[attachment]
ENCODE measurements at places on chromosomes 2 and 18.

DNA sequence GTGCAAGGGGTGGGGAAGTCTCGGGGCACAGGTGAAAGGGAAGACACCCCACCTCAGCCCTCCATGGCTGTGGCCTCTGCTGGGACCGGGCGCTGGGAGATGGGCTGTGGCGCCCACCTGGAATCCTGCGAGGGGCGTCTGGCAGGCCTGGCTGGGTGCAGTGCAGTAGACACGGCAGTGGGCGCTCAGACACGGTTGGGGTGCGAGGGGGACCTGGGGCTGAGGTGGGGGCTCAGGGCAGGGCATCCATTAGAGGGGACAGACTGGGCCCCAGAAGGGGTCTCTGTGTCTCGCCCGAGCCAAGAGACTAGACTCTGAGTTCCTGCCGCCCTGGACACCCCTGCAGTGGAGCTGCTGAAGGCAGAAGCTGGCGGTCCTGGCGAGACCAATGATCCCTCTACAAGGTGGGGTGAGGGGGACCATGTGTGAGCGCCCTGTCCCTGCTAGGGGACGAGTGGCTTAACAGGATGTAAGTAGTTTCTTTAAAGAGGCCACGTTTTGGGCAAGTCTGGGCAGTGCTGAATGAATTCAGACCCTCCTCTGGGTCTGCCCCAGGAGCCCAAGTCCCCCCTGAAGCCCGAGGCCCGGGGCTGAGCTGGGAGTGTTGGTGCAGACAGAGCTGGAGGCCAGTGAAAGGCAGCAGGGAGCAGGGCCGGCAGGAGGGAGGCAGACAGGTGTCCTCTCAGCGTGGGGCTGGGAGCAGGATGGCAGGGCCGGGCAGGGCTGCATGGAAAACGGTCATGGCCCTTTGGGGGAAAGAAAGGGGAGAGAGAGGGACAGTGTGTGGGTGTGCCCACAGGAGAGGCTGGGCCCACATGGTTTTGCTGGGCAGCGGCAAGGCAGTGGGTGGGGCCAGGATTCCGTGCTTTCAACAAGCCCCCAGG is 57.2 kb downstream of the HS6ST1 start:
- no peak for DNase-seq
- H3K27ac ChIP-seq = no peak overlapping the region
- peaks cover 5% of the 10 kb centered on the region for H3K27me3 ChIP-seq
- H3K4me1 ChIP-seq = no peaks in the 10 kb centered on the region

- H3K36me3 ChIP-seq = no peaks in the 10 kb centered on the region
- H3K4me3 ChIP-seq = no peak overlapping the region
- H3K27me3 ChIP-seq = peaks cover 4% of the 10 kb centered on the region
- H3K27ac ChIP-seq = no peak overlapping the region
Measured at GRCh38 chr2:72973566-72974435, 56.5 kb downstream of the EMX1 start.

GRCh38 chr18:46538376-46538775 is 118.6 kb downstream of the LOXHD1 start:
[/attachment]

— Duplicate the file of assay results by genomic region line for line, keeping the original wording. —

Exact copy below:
ENCODE measurements at places on chromosomes 2 and 18.

DNA sequence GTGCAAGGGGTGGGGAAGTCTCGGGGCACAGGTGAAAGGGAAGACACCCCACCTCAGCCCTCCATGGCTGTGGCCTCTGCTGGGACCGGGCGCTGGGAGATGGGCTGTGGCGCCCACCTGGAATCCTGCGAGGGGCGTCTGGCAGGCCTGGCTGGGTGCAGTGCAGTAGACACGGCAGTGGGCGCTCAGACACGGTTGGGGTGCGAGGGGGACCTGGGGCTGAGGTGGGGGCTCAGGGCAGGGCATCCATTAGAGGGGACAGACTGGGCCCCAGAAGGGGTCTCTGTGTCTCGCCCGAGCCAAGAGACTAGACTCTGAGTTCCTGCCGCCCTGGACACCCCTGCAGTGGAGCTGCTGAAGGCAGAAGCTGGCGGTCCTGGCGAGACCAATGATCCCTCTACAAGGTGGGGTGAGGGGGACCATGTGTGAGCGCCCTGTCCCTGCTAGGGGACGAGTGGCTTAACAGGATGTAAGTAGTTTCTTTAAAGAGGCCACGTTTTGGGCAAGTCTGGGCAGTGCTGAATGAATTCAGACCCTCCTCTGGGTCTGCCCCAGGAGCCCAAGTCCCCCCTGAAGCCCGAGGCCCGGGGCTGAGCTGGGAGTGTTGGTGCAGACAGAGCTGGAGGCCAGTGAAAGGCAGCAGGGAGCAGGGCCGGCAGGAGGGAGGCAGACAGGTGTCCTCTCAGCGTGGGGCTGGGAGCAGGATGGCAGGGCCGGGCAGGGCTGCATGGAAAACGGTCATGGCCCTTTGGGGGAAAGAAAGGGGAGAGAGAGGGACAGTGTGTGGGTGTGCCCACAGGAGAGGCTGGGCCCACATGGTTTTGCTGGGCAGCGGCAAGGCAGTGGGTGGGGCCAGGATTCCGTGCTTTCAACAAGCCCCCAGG is 57.2 kb downstream of the HS6ST1 start:
- no peak for DNase-seq
- H3K27ac ChIP-seq = no peak overlapping the region
- peaks cover 5% of the 10 kb centered on the region for H3K27me3 ChIP-seq
- H3K4me1 ChIP-seq = no peaks in the 10 kb centered on the region

- H3K36me3 ChIP-seq = no peaks in the 10 kb centered on the region
- H3K4me3 ChIP-seq = no peak overlapping the region
- H3K27me3 ChIP-seq = peaks cover 4% of the 10 kb centered on the region
- H3K27ac ChIP-seq = no peak overlapping the region
Measured at GRCh38 chr2:72973566-72974435, 56.5 kb downstream of the EMX1 start.

GRCh38 chr18:46538376-46538775 is 118.6 kb downstream of the LOXHD1 start: